Socioeconomic status and child mental health: The role of parental emotional well-being and parenting practices
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Objective: This study examined the role of parental emotional well-being and parenting practices as mediators of the association between familial socioeconomic status (SES) and child mental health problems. Method: The sample included 2,043 5th-7th graders (50.7% female) participating in the second wave of the Bergen Child Study. Children completed the Strengths and Difficulties Questionnaire, parents reported family economy and education level, emotional well-being (measured with the Everyday Feelings Questionnaire), and the use of disciplinary and affirmative parenting practices (measured using the Family Life Questionnaire). Results: Path analyses were conducted to examine the associations between SES and externalizing and internalizing problems. Results supported a model where family economy was associated with externalizing problems through parental emotional well-being and parenting practices, whereas maternal education level were associated with externalizing problems through discipline. Direct association between paternal education levels and externalizing problem was not mediated by parenting. For internalizing problems, we found both direct associations with family economy and indirect associations with family economy through parental emotional well-being and parenting. Conclusions: The results suggest that parental emotional well-being and parenting practices are two potential mechanisms through which low socioeconomic status is associated with child mental health problems.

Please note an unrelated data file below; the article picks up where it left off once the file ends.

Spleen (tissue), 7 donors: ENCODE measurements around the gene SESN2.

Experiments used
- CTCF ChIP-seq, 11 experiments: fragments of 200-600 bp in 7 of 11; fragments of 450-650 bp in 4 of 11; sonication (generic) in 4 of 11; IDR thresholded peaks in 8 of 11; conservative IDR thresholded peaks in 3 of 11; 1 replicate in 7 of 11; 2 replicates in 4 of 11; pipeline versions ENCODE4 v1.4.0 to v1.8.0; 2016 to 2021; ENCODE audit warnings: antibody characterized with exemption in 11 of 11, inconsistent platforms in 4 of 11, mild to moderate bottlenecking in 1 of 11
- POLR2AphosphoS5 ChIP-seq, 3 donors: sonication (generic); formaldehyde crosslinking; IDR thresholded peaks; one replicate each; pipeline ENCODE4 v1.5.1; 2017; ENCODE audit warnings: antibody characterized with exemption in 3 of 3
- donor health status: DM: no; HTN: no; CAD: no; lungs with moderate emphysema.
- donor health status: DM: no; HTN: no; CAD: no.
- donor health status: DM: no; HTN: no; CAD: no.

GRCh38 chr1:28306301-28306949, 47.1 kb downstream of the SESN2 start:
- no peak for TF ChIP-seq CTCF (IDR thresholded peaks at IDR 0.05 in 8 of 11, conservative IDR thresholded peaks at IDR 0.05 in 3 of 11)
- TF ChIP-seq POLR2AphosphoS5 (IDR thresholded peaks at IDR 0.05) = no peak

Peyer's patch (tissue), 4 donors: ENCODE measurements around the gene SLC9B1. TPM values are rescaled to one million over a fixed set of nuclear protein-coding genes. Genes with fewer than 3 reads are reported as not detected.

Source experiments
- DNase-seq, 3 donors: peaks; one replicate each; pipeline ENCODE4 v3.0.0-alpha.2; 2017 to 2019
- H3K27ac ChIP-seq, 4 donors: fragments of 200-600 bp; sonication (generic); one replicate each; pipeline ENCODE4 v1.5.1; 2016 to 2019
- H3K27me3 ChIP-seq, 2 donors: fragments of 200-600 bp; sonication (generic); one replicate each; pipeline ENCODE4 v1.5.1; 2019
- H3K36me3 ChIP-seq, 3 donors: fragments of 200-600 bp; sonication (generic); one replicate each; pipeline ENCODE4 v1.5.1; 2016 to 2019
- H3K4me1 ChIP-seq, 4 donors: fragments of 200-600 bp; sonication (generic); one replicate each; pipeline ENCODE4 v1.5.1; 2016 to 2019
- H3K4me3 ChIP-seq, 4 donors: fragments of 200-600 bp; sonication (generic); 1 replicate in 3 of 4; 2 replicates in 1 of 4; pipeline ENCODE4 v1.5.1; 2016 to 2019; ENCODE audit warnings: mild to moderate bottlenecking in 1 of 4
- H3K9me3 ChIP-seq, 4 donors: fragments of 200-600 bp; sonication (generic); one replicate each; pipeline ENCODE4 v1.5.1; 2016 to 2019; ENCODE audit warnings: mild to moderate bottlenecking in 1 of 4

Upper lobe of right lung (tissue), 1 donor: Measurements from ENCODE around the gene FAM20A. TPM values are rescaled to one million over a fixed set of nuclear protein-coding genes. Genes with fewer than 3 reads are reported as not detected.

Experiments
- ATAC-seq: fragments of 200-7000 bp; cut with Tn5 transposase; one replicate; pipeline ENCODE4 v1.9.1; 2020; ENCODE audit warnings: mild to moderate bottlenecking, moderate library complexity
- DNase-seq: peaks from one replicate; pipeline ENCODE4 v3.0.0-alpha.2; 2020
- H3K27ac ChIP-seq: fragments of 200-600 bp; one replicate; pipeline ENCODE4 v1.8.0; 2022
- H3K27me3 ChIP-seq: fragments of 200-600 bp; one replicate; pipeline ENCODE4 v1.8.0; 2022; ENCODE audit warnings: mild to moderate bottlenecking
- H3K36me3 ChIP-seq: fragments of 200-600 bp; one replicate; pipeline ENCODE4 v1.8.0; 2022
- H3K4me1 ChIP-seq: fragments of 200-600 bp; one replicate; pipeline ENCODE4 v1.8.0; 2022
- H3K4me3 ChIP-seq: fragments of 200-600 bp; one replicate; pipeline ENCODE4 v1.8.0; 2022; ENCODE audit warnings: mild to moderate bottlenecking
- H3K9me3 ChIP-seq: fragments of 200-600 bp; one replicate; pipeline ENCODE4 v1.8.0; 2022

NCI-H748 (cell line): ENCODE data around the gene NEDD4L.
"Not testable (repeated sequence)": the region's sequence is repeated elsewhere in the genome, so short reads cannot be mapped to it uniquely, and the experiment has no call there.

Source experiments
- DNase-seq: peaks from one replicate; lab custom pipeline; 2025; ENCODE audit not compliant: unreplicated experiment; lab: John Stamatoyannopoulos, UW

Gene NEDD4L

SubjectBergen Child StudySocioeconomic statusInternalizing and externalizing problemsFamily process
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